Generation 4. Lord Radcliffe (Ratcliffe), the younger son of the Clitheroe Branch of the Radcliffes of Radcliffe Tower, Lancashire.
Generation 3. Sir Thomas Radcliffe, son of Lord Radcliffe, became lord of Derwentwater and Keswich, through his first marriage about 1417, to the daughter and heiress of John de Derwentwater. He was married/2 to Margaret Parr, the daughter of Sir William Parr of Kendal, and cousin to Queen Catherine Parr, last wife of Henry VIII of England. (See Parr Family, Part III)
Generation 2. Sir Richard Radcliffe, was a younger son of Sir Thomas Radcliffe. His maternal grandfatherís connection with the court as comptroller of the household to Edward IV, no doubt explains his intimacy with Prince Richard of Gloucester. (to become Richard III) He and his uncle, John Parr, were knighted by the king on the field of Tewkesbury, and Gloucester made him a knight-banneret during the siege of Berwick in August 1482. Next year, Gloucester, just before he seized the crown, sent Radcliffe to summon his Yorkshire friends to his assistance. Leaving London shortly after 11 June 1483, he presented to Protectorís letters to the magistraes of York on the 15th, and by the 24th he had reached Pontefract on his way south with a force estimated at 5000 men. On the day Earl Rivers, Sir Richard Grey, son of the queen-dowager, Sir Thomas Vaughan and Sir Richard Haute were brought to Pontefract from their different northern prisons and executed there on the 25th, by Radcliffe, acting under Gloucesterís orders. According to the well informed Croyland chronicler, they were allowed no form of trial. Radcliffe did not find Richard of Gloucester ungrateful. He was made a knight of the Garter, knight of the body to the king, and high sheriff of Westmoreland for life. Besides the lucrative stewardship of Wakefield, estates to the value of over 650 pounds were conferred upon him. These grants were only exceeded in amount by those given to three other men. Radcliffe was reputed to be Richardís most confidential counselor.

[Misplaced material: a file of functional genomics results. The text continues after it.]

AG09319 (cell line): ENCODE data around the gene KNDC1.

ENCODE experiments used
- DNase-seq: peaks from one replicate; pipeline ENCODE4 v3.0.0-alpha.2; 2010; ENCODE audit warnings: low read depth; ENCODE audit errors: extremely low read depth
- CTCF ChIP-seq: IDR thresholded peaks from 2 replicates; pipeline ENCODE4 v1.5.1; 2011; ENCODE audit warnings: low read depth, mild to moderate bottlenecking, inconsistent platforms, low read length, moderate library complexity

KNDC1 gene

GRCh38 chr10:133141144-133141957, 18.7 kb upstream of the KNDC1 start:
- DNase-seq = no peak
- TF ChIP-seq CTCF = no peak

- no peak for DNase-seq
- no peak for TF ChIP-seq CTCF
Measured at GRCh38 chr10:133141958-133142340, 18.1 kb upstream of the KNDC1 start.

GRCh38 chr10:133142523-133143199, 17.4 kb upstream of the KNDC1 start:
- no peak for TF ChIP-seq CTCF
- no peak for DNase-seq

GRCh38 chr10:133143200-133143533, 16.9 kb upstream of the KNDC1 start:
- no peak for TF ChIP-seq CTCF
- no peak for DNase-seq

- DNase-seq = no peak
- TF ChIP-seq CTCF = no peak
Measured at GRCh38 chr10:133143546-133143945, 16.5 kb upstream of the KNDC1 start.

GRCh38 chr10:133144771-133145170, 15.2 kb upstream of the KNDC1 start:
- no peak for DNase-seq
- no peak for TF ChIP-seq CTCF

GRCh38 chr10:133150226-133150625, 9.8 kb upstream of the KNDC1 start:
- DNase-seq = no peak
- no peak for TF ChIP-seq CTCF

He was married/1 to Ann Neville, of Yorkshire, and had no children. He was married/2 to Agnes Sc(r)ope, born about 1450 the daughter of John, Lord Scope, (died 1498) of Bolton in Wensleyday; and the widow of Christopher Boynton of Sedbury in the parish of Gilling, near Richmond. Richard and Agnes had only one son and one daughter.
In 1485, he wanted to marry Elizabeth of York, who was his niece, and in possible line to the throne, but this caused a storm of protest among his Yorkshire followers. They protested that the marriage would be incestuous, but they were really afraid that if Elizabeth did come to the throne, she would take revenge upon them for the death of her uncle Rivers and her half-brother, Richard Grey. Richard yielded to the opposition.
Shortly after this on 22 April 1485, as head of a commission to treat with Scotland, Radcliffe received a safe-conduct from King James, but May have been prevented from going by the news of Richmondís contemplated invasion. At any rate, he fought at Bosworth Field on 21 August and was there slain, some said, while attempting to escape.